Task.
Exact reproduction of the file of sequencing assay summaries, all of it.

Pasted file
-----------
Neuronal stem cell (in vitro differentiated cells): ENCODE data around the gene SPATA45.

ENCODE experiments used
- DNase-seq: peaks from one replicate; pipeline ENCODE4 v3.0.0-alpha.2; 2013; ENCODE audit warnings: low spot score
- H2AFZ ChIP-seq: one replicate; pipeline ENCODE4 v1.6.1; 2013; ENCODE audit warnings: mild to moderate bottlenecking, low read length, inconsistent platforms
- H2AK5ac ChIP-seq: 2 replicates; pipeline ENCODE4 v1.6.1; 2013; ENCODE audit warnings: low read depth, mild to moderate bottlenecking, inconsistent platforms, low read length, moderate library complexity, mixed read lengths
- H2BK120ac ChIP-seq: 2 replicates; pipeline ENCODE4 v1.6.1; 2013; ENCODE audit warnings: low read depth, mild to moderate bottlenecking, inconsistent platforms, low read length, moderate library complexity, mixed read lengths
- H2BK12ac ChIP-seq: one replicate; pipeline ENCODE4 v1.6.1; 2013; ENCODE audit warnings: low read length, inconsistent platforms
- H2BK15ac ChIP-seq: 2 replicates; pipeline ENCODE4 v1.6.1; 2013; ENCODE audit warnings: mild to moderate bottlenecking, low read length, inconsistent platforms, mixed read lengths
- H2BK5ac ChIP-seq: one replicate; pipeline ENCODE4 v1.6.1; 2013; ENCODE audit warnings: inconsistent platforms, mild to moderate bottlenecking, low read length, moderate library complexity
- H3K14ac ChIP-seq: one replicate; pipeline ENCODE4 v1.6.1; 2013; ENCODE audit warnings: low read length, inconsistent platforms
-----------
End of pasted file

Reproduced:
Neuronal stem cell (in vitro differentiated cells): ENCODE data around the gene SPATA45.

ENCODE experiments used
- DNase-seq: peaks from one replicate; pipeline ENCODE4 v3.0.0-alpha.2; 2013; ENCODE audit warnings: low spot score
- H2AFZ ChIP-seq: one replicate; pipeline ENCODE4 v1.6.1; 2013; ENCODE audit warnings: mild to moderate bottlenecking, low read length, inconsistent platforms
- H2AK5ac ChIP-seq: 2 replicates; pipeline ENCODE4 v1.6.1; 2013; ENCODE audit warnings: low read depth, mild to moderate bottlenecking, inconsistent platforms, low read length, moderate library complexity, mixed read lengths
- H2BK120ac ChIP-seq: 2 replicates; pipeline ENCODE4 v1.6.1; 2013; ENCODE audit warnings: low read depth, mild to moderate bottlenecking, inconsistent platforms, low read length, moderate library complexity, mixed read lengths
- H2BK12ac ChIP-seq: one replicate; pipeline ENCODE4 v1.6.1; 2013; ENCODE audit warnings: low read length, inconsistent platforms
- H2BK15ac ChIP-seq: 2 replicates; pipeline ENCODE4 v1.6.1; 2013; ENCODE audit warnings: mild to moderate bottlenecking, low read length, inconsistent platforms, mixed read lengths
- H2BK5ac ChIP-seq: one replicate; pipeline ENCODE4 v1.6.1; 2013; ENCODE audit warnings: inconsistent platforms, mild to moderate bottlenecking, low read length, moderate library complexity
- H3K14ac ChIP-seq: one replicate; pipeline ENCODE4 v1.6.1; 2013; ENCODE audit warnings: low read length, inconsistent platforms